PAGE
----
T7. Ministers will be aware of the long-overdue changes to shared parenting in the current Children and Families Bill. Will they liaise with their hon. Friends in the Department for Education to ensure that non-resident fathers are not deterred from engaging in their children’s lives as much as possible because of welfare changes that might make it difficult for them to secure appropriate accommodation when their children come to stay? (155890)

First, may I welcome the fantastic work my hon. Friend did when he was in that job? He is absolutely right, and I will ensure that we liaise with colleagues and make that argument strongly, but it is one that I think they already bear in mind strongly.

T3. I keep hearing of homeless people having particularly difficult and negative experiences of the Work programme. Crisis has told me of a woman who lives in a hostel and has serious mental health problems, some of which relate to being homeless, yet she was referred to a sub-contractor specialising not in mental health, but in learning difficulties, who was obviously no use to her whatsoever. What will the Secretary of State do to sort out the people who are supposed to be offering services and support that are appropriate to people’s needs and end the failure of his Work programme? (155886)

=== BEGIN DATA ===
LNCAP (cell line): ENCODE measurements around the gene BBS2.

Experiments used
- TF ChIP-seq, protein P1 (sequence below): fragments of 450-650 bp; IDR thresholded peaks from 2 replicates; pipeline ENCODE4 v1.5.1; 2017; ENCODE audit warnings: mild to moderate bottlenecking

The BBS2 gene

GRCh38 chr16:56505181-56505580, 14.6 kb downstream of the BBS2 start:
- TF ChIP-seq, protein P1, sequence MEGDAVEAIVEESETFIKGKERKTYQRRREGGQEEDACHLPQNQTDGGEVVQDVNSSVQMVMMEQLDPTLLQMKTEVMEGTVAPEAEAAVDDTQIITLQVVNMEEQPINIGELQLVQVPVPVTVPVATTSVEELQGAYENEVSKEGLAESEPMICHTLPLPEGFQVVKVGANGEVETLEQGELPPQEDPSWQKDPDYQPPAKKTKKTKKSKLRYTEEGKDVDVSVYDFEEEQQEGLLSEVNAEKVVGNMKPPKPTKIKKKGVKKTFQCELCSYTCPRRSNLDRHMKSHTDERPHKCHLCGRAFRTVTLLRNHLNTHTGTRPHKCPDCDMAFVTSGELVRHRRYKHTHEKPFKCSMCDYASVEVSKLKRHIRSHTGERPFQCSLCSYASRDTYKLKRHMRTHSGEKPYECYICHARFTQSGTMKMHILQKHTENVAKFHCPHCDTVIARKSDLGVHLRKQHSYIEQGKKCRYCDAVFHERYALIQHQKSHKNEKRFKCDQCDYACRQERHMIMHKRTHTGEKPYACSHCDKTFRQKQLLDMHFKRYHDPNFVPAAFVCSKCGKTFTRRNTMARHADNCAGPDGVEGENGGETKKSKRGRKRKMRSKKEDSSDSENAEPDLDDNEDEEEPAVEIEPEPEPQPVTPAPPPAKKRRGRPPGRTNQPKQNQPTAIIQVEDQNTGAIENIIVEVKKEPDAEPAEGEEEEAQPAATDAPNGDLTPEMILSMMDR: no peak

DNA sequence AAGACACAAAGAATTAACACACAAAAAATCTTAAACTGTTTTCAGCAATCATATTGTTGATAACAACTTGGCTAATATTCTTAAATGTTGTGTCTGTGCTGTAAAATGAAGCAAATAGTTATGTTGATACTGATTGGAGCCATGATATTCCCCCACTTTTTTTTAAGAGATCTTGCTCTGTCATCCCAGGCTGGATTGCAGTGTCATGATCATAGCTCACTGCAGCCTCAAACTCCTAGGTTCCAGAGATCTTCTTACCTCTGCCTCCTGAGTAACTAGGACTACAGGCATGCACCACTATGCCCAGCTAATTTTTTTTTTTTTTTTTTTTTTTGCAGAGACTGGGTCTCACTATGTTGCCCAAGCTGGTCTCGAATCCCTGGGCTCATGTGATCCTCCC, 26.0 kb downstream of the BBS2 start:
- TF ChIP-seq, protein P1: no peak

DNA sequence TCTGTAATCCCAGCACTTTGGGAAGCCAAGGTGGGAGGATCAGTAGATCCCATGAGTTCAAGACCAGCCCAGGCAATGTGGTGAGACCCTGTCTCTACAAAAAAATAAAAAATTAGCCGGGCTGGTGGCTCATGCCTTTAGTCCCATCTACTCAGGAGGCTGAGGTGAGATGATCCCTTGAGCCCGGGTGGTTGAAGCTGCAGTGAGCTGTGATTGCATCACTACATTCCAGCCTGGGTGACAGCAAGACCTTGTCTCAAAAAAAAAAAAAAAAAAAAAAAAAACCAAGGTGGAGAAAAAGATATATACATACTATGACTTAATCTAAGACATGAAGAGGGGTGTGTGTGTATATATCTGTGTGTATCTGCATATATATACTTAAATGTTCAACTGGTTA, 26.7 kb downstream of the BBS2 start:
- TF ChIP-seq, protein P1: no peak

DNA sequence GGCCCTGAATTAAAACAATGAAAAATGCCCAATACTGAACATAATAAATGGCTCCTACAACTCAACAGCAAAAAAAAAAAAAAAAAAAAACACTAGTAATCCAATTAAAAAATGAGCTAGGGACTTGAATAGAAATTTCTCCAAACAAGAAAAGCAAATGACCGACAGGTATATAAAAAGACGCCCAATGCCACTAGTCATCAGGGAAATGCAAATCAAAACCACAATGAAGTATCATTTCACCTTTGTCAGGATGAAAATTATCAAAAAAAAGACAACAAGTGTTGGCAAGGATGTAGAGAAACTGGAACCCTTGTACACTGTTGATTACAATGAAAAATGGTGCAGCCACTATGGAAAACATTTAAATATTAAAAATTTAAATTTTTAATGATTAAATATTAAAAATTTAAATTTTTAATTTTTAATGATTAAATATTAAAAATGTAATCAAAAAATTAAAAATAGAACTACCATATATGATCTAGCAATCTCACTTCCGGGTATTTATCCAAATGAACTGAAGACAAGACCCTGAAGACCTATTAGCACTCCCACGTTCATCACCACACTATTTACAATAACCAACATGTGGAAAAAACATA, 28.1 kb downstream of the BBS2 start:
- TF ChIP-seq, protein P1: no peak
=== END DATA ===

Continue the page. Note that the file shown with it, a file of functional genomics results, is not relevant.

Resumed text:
There are some excellent examples of how the Work programme has worked with people who are homeless and those who have mental health problems. The important thing is to learn from where practice is excellent. We will ensure that that happens and that good practice is shared.

T9. Will my hon. Friend please update the House on what recent assessment she has made of the number of Remploy staff who have made it into employment or training? (155892)